Berkshire County's inclusion in the Albany, New York television market has been a problem for years, raising ire when, for example, an Albany affiliate telecasts a New York Jets NFL game and the western end of Patriots nation is deprived of access to a New England game. This problem became considerably worse a year ago when the Berkshires lost full access to WCVB Channel 5 out of Boston because WTEN Channel 10, the ABC affiliate out of Albany, successfully protested that it should be protected under Non-Duplication Protection accorded by the Federal Communication Commission (FCC.)
A bad rule that gives priority to an out-of-state station over an in-state station has been compounded by the inability of Time Warner Cable and Hearst Television, owner of WCVB, to agree on a rights fee to return full coverage. Time Warner and Hearst also disagree as to when Channel 5 is permitted to broadcast under the Non-Duplication agreement, which is why viewers sometimes find that is available and other times find it blacked out.
State Representative William "Smitty" Pignatelli of Lenox has written to U.S. Senator Elizabeth Warren, U.S. Senator-elect Ed Markey -- who was on the ground floor of many television law issues in Congress -- and U.S. Representative Richard Neal to address the situation. Highly regarded WCVB provides state news that would be of considerable interest to the Berkshires -- marathon bombing follow-up, Whitey Bulger trial, Aaron Hernandez saga, Boston Red Sox surprising season -- while WTEN is offering Albany-related news -- statehouse machinations, shootings in Troy, sports coverage of Siena -- of little or no interest to viewers in the Berkshires.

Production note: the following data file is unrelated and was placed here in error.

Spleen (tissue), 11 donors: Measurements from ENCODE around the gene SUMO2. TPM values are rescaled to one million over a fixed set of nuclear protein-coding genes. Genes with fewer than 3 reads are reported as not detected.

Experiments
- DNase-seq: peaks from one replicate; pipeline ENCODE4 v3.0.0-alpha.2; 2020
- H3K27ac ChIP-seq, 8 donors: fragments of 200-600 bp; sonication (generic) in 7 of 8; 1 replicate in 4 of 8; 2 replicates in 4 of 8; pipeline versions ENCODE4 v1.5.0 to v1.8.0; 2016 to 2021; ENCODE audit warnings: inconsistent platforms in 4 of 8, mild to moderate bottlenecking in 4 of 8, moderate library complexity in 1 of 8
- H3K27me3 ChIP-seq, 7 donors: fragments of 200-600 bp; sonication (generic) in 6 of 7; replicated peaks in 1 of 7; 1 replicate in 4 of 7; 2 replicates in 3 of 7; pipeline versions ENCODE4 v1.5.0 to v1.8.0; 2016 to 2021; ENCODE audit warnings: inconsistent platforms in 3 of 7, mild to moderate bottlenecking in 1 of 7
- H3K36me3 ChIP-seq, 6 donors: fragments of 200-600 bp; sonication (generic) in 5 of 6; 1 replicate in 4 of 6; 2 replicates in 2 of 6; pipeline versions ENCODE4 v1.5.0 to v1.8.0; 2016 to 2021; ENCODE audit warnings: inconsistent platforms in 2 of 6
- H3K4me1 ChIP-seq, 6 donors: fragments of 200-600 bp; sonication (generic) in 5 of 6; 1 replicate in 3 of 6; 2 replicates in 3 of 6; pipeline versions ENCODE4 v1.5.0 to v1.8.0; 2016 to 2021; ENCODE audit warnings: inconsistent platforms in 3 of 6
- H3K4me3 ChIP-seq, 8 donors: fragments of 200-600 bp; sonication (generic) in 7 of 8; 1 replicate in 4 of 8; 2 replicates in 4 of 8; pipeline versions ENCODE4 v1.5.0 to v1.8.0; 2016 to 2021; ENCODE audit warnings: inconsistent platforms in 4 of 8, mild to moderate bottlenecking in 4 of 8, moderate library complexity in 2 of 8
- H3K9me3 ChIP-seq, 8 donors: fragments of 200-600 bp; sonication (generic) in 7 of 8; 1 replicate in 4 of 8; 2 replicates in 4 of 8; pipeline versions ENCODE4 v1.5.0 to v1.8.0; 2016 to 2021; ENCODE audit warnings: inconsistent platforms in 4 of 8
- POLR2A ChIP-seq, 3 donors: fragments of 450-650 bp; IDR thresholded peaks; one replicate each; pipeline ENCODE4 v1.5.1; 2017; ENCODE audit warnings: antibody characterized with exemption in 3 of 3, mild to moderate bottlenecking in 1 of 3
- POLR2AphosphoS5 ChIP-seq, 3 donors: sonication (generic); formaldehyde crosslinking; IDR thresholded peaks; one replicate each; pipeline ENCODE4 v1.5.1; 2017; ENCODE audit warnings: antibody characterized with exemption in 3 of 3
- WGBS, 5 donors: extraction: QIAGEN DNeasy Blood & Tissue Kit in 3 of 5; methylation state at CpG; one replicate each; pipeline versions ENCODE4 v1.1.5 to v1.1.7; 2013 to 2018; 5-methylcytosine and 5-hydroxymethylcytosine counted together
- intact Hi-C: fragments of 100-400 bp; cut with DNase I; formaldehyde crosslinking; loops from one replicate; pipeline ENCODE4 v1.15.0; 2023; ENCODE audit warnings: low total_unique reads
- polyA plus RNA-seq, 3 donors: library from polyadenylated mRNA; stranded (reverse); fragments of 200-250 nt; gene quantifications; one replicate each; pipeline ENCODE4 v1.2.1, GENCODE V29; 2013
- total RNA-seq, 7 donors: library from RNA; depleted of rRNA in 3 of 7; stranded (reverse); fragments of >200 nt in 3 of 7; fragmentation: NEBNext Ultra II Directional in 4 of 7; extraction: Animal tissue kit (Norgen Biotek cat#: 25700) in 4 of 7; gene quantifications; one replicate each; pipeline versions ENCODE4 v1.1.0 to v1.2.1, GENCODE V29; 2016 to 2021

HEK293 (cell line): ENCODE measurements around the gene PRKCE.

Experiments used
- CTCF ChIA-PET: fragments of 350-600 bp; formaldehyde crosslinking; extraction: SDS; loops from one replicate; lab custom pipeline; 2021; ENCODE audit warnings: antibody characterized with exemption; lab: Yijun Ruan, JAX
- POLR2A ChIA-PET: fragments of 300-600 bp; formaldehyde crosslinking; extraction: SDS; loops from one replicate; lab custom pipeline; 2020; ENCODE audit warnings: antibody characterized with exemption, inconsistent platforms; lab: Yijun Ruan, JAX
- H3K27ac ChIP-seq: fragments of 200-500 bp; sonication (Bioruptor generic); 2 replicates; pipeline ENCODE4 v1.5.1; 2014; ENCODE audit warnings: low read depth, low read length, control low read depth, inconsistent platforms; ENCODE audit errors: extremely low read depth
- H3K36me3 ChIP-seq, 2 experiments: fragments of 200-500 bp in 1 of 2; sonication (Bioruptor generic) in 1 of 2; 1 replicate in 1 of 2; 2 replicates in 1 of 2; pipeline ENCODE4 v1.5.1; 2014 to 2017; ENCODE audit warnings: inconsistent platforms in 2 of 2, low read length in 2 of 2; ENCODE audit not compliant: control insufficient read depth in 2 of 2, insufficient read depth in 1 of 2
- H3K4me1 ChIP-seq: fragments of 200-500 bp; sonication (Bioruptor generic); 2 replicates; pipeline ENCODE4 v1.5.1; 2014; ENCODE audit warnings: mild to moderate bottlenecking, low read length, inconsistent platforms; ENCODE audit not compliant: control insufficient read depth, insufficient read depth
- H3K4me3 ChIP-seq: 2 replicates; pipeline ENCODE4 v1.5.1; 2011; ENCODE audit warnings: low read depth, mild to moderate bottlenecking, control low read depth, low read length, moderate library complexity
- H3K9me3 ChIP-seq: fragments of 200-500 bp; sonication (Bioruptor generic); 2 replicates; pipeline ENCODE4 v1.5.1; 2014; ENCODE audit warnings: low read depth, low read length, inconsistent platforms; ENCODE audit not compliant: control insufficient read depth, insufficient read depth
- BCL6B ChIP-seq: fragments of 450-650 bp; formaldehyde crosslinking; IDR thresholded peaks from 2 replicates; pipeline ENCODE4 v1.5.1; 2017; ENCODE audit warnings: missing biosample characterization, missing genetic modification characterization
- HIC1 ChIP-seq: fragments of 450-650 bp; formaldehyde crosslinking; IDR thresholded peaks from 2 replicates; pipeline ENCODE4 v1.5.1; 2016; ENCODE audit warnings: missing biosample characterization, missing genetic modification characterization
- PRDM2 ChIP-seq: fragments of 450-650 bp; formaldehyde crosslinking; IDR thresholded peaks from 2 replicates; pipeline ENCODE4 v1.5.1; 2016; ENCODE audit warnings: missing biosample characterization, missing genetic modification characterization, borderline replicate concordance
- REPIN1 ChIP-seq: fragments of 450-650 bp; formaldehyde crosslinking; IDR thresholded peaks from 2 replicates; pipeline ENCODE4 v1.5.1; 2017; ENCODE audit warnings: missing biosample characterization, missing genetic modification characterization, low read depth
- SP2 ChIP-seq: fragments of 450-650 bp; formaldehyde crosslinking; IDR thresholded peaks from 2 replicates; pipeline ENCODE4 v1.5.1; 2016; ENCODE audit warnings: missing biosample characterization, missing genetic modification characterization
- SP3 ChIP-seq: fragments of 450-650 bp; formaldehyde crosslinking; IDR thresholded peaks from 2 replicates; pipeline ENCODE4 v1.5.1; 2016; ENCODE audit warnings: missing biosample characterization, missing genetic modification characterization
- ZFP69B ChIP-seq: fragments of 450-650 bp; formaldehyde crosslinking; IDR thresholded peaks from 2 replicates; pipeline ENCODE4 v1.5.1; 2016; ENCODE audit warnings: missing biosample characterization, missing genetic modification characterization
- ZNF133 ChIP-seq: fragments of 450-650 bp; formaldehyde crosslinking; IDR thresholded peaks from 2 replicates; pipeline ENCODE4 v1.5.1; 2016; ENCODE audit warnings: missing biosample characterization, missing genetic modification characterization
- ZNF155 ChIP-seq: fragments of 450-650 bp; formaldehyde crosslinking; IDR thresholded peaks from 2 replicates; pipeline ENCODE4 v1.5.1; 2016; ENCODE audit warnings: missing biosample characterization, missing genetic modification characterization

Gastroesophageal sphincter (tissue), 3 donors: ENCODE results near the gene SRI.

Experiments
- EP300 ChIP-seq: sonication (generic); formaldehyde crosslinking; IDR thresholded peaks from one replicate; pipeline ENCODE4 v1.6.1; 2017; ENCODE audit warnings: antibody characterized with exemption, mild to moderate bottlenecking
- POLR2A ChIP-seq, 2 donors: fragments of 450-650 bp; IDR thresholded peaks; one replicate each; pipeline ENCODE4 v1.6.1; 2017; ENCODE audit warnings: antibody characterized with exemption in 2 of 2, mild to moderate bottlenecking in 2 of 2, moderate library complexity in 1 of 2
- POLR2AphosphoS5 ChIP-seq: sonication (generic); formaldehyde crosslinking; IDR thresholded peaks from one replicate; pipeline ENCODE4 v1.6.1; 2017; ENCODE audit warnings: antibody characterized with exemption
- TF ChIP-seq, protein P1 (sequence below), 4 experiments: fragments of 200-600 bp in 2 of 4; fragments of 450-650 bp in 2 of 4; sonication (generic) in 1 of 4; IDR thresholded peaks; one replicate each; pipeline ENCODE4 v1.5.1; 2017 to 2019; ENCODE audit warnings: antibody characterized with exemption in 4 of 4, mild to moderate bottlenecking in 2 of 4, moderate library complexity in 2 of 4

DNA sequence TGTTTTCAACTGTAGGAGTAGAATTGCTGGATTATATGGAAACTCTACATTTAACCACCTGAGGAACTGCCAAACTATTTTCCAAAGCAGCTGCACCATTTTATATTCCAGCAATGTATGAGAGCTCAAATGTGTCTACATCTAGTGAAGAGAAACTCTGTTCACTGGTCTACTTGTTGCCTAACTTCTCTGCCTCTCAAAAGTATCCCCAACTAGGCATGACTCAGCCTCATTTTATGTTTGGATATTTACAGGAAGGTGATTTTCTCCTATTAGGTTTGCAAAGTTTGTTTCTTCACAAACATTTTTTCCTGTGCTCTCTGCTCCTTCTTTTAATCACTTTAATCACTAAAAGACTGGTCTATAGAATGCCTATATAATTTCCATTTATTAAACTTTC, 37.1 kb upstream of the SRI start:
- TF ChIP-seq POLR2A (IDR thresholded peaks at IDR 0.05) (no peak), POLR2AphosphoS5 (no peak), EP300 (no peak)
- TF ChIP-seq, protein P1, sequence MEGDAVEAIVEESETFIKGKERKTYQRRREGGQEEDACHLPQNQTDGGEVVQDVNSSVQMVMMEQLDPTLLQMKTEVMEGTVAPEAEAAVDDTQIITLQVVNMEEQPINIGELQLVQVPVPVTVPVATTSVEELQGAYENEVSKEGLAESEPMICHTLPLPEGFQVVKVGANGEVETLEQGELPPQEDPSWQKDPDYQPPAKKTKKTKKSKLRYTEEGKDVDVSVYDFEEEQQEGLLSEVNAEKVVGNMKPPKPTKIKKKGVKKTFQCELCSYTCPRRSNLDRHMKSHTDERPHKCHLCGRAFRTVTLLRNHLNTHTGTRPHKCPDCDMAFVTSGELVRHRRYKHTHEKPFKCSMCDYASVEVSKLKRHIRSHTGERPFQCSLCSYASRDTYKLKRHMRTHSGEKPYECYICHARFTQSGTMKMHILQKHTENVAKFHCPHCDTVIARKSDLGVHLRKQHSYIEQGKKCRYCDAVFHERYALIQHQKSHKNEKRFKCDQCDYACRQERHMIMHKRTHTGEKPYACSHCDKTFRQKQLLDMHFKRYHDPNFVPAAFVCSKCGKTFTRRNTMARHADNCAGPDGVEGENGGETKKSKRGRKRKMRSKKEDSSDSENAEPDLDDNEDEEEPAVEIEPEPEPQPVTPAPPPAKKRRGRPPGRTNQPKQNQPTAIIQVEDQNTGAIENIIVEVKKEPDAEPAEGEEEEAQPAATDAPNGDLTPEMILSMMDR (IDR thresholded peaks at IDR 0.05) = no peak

The FCC should review a law in which geography trumps state borders. WTEN should be a better neighbor and abandon its non-duplication challenge. Failing this, our three federal representatives should pursue a solution that again links the Berkshires, through WCVB, to important state news coming out of Boston.